Tommy in the Everglades

Monday, April 2, 2018

Hiking vs. Sauntering vs. Moseying

Calliope Hummingbird by Kati Fleming for Wikimedia
In his book *The Mountain Trail and Its Message,* Albert W. Palmer remembers John Muir talking about the word hiking. Muir said:  
I don't like either the word or the thing. People ought to saunter in the mountains - not hike! Do you know the origin of that word 'saunter?' It's a beautiful word. Away back in the Middle Ages people used to go on pilgrimages to the Holy Land, and when people in the villages through which they passed asked where they were going, they would reply, 'A la sainte terre,' 'To the Holy Land.' And so they became known as sainte-terre-ers or saunterers. Now these mountains are our Holy Land, and we ought to saunter through them reverently, not 'hike' through them.  
I love that sense of the word saunter, but I do not consider myself a saunterer: that seems far more focused on a destination, even if it is a Holy Land, than I like to be. When I head to my favorite birding spots, I focus on whatever I encounter as I wander aimlessly. Even when I go to a spot after hearing about a particularly interesting bird that might be there, I’m not goal oriented—I enjoy whatever it is I encounter. I wouldn’t call myself a casual birder—I’m more lackadaisical, in the sense of being the opposite of ambitious or enterprising, not in the sense of being enervated, vacuous, languid, or spiritless. 

I like being aimless and unambitious, which is why I’ve always considered myself a moseyer. But I just looked up mosey in Merriam Webster and discovered that the word’s first known use, in 1829, meant "to hurry away," as synonymous with scram, vamoose, and skedaddle, all very much the opposite of what I do. My moseying style conforms more to Merriam-Webster’s second definition, “to move in a leisurely, shuffling, or aimless manner,” with amble as a synonym, or especially “to move slowly while observing or inspecting,” which is pretty much exactly my birding style.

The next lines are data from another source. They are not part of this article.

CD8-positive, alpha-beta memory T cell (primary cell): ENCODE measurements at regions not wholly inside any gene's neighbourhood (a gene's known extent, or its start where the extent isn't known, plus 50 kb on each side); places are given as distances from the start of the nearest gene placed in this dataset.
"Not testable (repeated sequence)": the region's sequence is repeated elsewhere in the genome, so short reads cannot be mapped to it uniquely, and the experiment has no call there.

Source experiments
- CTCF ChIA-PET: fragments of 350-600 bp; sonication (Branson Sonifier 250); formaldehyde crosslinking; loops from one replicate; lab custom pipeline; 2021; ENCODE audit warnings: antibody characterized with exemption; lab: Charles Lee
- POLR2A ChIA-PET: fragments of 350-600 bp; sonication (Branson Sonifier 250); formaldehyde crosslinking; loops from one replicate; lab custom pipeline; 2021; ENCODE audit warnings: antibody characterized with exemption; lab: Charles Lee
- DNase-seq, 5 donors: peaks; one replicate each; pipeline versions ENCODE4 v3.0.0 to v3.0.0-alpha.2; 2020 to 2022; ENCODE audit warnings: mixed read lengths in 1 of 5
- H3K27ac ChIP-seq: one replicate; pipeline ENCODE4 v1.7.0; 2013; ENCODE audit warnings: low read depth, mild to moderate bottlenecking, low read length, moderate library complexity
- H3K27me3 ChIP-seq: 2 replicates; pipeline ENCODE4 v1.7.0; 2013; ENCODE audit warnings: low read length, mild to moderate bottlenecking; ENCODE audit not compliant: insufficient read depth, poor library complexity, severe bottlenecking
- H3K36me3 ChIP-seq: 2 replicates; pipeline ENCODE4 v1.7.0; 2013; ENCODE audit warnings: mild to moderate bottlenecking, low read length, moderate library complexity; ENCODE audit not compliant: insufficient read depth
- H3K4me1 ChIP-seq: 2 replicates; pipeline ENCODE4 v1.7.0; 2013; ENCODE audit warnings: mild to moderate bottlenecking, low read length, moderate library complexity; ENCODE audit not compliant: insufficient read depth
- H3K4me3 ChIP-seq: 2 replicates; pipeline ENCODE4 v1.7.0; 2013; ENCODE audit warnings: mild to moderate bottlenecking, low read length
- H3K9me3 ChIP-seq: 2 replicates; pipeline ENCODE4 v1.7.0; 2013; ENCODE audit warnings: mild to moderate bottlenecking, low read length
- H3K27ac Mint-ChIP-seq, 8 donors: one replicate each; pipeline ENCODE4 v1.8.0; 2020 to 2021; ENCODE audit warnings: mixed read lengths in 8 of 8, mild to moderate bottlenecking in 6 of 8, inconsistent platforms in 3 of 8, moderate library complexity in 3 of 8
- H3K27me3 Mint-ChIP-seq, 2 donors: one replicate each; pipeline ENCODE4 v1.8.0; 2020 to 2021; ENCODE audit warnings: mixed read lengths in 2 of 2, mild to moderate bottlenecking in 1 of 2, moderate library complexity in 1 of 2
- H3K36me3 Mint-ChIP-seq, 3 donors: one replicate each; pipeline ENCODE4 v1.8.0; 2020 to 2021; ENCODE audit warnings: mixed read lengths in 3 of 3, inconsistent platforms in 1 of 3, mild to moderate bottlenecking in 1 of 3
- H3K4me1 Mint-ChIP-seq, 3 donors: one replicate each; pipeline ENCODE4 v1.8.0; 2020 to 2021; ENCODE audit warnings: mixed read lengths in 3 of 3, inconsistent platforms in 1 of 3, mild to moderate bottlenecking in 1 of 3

All this of course led me to look up amble, a word that does indeed conjure my poky style of walking. The first definition given is: “to walk or move in an easygoing or leisurely manner.” The synonyms given do not include mosey, but rather hike, perambulate, ramble, saunter, stroll, tramp, and tromp. To me, perambulate is a waste of two syllables when amble works just as well, stroll sounds more elegant and old-fashioned than what I do, as if I’d need a parasol, and tramp and tromp sound more heavy-footed, like I’d need to wear heavy-duty boots. 

English has a great many good words for important things like walking, but I like choosing my words with some precision. Mosey may historically involve more hurrying than I like to do, but mosey and now amble are the words that describe my walking and birding style best. 

When Russ and I went on vacations with the kids, we often took family hikes. Well, Russ and the kids did—I remember when we were at Yellowstone once, they were at least a thousand feet ahead of me on a trail that ran alongside a lovely mountain stream. Suddenly I came upon a Calliope Hummingbird doing his amazing sky-dance, a U-shaped flight display just above the sparkling water. It was one of the most spectacular sights I’ve ever seen, but Russ and the kids were too far ahead of me to hear me calling to them. They thoroughly enjoyed their brisk hike, and saw plenty of wildlife and interesting sights, too; our experiences that morning were different, but provided equal pleasure. When you think about it, even when we’re walking side by side with someone at exactly the same speed, we take in the world in our own unique ways. 

The one thing I know for certain is that a walk in the woods in early spring, whether one is hiking, sauntering, moseying, ambling, tramping, or anything else, is a walk worth taking.